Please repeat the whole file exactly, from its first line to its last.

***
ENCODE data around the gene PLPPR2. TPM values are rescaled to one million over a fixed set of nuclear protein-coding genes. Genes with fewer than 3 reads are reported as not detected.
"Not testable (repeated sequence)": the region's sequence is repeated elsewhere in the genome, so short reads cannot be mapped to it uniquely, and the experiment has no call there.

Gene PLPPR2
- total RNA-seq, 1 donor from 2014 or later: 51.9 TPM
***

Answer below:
ENCODE data around the gene PLPPR2. TPM values are rescaled to one million over a fixed set of nuclear protein-coding genes. Genes with fewer than 3 reads are reported as not detected.
"Not testable (repeated sequence)": the region's sequence is repeated elsewhere in the genome, so short reads cannot be mapped to it uniquely, and the experiment has no call there.

Gene PLPPR2
- total RNA-seq, 1 donor from 2014 or later: 51.9 TPM